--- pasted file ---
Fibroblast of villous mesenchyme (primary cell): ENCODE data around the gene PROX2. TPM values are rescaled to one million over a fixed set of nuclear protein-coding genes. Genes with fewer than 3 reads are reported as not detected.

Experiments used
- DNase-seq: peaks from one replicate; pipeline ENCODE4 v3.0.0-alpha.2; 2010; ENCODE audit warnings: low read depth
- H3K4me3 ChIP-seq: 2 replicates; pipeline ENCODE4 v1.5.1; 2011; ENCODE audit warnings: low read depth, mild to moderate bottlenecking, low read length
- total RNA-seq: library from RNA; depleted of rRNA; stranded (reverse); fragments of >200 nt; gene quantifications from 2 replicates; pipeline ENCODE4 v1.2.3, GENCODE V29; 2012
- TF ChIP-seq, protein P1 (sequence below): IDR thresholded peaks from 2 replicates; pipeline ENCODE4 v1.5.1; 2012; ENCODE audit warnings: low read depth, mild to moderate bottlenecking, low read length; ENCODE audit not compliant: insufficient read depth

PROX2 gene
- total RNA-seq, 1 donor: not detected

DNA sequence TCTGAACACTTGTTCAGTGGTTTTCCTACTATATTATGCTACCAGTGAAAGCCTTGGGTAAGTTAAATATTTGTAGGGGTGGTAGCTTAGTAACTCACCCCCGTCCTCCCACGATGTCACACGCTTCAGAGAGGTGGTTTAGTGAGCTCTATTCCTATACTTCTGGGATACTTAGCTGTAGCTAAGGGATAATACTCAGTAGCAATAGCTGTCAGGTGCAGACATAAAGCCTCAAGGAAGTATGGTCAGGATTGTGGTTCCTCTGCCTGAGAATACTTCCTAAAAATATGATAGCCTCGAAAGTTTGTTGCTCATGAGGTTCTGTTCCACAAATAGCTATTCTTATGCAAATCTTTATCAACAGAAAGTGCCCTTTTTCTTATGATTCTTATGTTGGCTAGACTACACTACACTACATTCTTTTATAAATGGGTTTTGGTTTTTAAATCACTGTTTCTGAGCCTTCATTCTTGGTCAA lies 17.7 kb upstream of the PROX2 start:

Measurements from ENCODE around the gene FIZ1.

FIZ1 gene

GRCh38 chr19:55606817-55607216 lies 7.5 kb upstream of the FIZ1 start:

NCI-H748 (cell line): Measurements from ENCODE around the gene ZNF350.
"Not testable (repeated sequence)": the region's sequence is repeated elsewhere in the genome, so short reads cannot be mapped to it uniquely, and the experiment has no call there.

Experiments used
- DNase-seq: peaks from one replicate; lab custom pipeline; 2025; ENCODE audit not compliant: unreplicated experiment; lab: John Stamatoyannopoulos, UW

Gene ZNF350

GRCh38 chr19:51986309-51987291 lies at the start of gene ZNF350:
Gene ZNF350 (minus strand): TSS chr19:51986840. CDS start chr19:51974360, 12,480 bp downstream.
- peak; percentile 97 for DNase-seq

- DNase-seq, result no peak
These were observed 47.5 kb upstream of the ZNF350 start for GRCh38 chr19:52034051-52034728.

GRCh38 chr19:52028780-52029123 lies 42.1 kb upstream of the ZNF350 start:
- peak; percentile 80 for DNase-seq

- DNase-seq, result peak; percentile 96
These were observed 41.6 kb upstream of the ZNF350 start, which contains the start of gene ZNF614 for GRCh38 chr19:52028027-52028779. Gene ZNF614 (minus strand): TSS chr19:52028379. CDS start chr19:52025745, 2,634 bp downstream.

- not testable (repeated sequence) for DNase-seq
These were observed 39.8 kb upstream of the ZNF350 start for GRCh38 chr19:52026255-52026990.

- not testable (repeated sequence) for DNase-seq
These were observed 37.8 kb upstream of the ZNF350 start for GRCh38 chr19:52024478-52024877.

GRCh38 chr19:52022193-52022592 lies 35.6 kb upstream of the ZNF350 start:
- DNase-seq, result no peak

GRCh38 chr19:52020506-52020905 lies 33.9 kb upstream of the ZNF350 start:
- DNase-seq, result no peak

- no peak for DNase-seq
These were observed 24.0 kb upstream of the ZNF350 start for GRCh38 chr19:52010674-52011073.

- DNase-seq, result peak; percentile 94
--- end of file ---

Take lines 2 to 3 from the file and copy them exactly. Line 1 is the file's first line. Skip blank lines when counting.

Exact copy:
Experiments used
- DNase-seq: peaks from one replicate; pipeline ENCODE4 v3.0.0-alpha.2; 2010; ENCODE audit warnings: low read depth